When a Virginia Colonist peered through the sight of his rifle, chances are he was cradling a weapon crafted by a colonial gunsmith. The colony supported many of these multitalented tradesmen, who applied the skills of blacksmith, engraver, founder and woodworker to the crafting of fine Virginia long rifles. Although other types of firearms were used in the colonies, they were less expensive to import than to manufacture here. But beginning in the mid-18th century, Virginia-made long rifles were in demand and became the very symbol of the frontiersman.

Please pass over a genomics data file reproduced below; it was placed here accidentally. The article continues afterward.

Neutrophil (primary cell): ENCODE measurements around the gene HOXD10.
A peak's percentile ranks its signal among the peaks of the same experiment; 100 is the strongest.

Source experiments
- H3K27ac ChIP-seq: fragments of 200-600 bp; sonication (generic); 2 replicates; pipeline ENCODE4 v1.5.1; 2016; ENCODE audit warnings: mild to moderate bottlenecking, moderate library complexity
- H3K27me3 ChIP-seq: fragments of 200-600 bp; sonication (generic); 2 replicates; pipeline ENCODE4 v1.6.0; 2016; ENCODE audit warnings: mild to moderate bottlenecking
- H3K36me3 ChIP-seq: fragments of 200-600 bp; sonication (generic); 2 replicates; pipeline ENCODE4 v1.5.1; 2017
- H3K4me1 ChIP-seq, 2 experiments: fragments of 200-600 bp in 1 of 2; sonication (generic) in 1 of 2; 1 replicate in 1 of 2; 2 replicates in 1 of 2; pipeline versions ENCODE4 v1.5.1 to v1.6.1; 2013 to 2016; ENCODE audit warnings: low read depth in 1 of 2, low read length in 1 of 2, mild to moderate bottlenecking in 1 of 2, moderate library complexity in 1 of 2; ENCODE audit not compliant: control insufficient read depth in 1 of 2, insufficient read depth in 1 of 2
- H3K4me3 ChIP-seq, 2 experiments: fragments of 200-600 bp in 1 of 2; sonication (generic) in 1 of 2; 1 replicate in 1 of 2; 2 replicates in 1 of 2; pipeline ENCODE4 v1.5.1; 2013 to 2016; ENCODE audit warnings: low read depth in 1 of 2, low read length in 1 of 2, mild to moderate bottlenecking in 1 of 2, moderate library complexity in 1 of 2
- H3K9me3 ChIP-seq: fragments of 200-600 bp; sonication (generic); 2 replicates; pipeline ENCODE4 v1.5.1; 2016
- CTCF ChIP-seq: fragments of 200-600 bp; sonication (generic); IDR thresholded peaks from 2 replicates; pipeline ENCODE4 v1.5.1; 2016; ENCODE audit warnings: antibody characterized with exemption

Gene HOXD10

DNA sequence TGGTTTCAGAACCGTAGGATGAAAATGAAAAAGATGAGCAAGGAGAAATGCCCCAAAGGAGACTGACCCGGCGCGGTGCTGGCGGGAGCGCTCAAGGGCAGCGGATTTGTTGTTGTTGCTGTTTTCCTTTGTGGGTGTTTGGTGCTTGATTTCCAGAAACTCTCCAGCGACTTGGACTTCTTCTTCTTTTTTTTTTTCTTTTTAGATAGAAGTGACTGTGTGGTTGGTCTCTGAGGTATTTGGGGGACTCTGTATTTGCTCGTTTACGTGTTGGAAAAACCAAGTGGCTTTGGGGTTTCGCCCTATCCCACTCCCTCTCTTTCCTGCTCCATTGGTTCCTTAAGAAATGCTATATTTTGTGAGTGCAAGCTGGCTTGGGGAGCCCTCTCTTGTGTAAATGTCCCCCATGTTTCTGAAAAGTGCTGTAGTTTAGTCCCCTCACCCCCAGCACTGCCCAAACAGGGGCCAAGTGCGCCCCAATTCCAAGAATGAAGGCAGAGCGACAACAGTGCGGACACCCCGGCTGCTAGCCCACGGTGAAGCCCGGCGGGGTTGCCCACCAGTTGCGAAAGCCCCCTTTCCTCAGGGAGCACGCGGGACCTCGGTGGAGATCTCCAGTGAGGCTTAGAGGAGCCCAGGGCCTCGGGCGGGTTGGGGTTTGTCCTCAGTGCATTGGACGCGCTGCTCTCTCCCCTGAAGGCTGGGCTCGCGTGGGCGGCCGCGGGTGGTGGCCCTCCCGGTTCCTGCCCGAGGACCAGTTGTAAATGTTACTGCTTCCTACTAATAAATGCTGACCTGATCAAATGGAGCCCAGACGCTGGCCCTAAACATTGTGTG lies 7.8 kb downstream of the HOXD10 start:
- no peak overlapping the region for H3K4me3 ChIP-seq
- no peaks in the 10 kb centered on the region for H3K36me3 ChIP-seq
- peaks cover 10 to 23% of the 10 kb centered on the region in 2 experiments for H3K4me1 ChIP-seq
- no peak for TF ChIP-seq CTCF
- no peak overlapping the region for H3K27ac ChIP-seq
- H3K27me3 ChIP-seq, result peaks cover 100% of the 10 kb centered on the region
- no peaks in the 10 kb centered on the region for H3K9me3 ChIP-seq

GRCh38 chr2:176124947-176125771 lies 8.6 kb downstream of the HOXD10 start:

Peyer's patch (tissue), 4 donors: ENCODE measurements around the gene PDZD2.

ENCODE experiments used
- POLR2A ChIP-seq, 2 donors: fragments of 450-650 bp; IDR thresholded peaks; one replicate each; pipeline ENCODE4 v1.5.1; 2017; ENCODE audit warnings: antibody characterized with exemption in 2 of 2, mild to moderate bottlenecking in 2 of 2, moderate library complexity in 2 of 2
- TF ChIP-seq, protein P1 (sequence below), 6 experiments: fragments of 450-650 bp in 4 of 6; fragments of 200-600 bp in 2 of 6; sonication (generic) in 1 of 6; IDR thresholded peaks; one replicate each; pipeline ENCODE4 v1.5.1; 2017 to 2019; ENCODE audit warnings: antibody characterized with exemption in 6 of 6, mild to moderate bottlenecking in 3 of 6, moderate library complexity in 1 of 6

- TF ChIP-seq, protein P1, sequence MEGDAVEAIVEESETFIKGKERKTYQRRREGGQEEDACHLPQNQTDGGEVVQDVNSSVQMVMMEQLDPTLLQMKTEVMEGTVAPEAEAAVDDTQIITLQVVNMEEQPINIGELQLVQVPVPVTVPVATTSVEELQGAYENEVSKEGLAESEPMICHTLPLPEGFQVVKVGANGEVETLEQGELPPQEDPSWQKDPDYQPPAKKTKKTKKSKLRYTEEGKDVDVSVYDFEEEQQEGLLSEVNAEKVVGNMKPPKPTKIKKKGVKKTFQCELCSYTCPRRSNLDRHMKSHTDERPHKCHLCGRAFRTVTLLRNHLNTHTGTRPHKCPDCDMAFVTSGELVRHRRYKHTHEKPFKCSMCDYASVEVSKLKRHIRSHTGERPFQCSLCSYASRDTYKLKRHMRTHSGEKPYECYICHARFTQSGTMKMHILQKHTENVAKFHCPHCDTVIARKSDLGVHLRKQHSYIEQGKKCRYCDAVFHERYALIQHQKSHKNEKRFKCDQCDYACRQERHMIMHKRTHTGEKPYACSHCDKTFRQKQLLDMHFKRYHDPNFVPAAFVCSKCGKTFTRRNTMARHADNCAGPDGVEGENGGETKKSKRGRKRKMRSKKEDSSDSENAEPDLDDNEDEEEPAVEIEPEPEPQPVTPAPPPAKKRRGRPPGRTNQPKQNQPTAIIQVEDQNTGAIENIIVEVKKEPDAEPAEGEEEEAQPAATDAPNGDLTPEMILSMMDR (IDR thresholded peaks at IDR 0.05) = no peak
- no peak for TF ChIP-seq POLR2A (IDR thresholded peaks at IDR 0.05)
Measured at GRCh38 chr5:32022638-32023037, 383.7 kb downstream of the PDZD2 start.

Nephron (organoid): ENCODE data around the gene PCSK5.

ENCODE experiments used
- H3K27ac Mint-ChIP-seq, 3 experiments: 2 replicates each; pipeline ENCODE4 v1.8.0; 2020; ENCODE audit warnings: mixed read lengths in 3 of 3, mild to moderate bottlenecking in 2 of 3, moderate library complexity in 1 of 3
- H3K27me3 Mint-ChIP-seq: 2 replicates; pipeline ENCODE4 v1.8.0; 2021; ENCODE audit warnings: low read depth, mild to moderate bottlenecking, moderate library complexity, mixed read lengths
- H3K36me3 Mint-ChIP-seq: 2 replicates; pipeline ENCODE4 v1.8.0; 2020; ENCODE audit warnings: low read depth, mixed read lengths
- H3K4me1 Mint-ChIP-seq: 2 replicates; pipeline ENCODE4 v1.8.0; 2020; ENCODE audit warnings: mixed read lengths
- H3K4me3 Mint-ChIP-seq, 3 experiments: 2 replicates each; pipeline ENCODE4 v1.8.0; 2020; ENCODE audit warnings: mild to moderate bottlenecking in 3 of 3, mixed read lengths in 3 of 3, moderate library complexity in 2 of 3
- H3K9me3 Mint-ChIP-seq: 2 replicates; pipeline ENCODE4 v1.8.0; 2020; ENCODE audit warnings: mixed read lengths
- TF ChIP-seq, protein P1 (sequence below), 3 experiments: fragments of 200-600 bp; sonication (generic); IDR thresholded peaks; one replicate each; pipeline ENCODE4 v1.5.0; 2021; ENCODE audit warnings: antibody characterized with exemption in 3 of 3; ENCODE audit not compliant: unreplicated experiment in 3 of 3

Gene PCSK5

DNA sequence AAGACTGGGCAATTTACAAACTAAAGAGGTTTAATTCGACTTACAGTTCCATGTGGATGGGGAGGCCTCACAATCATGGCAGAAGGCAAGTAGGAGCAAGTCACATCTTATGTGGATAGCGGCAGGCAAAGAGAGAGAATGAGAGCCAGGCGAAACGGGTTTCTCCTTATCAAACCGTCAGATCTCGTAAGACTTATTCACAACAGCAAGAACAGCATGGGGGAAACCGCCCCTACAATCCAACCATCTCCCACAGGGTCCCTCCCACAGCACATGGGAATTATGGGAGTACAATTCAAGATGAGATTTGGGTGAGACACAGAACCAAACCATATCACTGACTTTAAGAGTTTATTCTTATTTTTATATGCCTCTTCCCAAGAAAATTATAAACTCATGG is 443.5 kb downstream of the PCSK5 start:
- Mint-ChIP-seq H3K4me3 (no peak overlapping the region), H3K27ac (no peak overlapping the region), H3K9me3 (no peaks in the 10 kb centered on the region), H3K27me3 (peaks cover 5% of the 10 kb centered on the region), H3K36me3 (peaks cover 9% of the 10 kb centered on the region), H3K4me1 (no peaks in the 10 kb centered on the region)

So complex and challenging is the task of building these weapons that only a very few gunsmiths today can create a long rifle in the authentic way. The work begins at the forge, where white-hot iron is hammered and shaped in hundreds of heatings to make a barrel. After it is hand-filed it is “rifled” with seven spiraling grooves that are cut with the giant corkscrewlike rifling machine. Forging, boring and rifling the barrel take six days. And that’s just the beginning.
The complex tasks of fashioning a flintlock, inletting it and the barrel into a maple stock, casting and engraving the patchbox and completing the piece with its myriad of small parts and decorative details take hundreds of hours. It’s no wonder a colonial apprentice to the trade began his training at age 12 or 14 and wasn’t finished until he was 21.
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